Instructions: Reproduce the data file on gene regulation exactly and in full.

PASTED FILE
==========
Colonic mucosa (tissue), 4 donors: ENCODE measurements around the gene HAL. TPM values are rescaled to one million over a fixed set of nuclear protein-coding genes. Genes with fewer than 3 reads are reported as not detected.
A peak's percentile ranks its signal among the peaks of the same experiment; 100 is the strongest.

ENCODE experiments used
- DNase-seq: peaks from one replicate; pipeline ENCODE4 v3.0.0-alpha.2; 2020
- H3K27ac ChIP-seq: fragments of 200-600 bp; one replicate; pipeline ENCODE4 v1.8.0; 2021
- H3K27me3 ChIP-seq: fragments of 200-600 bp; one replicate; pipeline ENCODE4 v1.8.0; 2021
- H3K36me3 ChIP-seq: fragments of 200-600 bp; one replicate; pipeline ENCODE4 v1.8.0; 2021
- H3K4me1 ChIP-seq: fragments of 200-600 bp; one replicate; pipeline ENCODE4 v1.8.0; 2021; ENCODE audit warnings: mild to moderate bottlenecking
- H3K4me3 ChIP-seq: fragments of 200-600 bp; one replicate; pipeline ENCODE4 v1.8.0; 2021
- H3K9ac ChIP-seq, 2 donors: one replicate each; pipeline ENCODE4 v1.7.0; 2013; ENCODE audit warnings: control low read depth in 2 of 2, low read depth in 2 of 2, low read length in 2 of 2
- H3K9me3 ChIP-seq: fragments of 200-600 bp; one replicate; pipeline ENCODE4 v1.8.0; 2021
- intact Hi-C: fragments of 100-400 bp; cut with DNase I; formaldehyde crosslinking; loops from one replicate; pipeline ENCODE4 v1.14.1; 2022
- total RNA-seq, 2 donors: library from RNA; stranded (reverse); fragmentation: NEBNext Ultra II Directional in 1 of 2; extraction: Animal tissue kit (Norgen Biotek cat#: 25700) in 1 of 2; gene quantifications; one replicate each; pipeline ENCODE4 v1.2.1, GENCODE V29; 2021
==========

Colonic mucosa (tissue), 4 donors: ENCODE measurements around the gene HAL. TPM values are rescaled to one million over a fixed set of nuclear protein-coding genes. Genes with fewer than 3 reads are reported as not detected.
A peak's percentile ranks its signal among the peaks of the same experiment; 100 is the strongest.

ENCODE experiments used
- DNase-seq: peaks from one replicate; pipeline ENCODE4 v3.0.0-alpha.2; 2020
- H3K27ac ChIP-seq: fragments of 200-600 bp; one replicate; pipeline ENCODE4 v1.8.0; 2021
- H3K27me3 ChIP-seq: fragments of 200-600 bp; one replicate; pipeline ENCODE4 v1.8.0; 2021
- H3K36me3 ChIP-seq: fragments of 200-600 bp; one replicate; pipeline ENCODE4 v1.8.0; 2021
- H3K4me1 ChIP-seq: fragments of 200-600 bp; one replicate; pipeline ENCODE4 v1.8.0; 2021; ENCODE audit warnings: mild to moderate bottlenecking
- H3K4me3 ChIP-seq: fragments of 200-600 bp; one replicate; pipeline ENCODE4 v1.8.0; 2021
- H3K9ac ChIP-seq, 2 donors: one replicate each; pipeline ENCODE4 v1.7.0; 2013; ENCODE audit warnings: control low read depth in 2 of 2, low read depth in 2 of 2, low read length in 2 of 2
- H3K9me3 ChIP-seq: fragments of 200-600 bp; one replicate; pipeline ENCODE4 v1.8.0; 2021
- intact Hi-C: fragments of 100-400 bp; cut with DNase I; formaldehyde crosslinking; loops from one replicate; pipeline ENCODE4 v1.14.1; 2022
- total RNA-seq, 2 donors: library from RNA; stranded (reverse); fragmentation: NEBNext Ultra II Directional in 1 of 2; extraction: Animal tissue kit (Norgen Biotek cat#: 25700) in 1 of 2; gene quantifications; one replicate each; pipeline ENCODE4 v1.2.1, GENCODE V29; 2021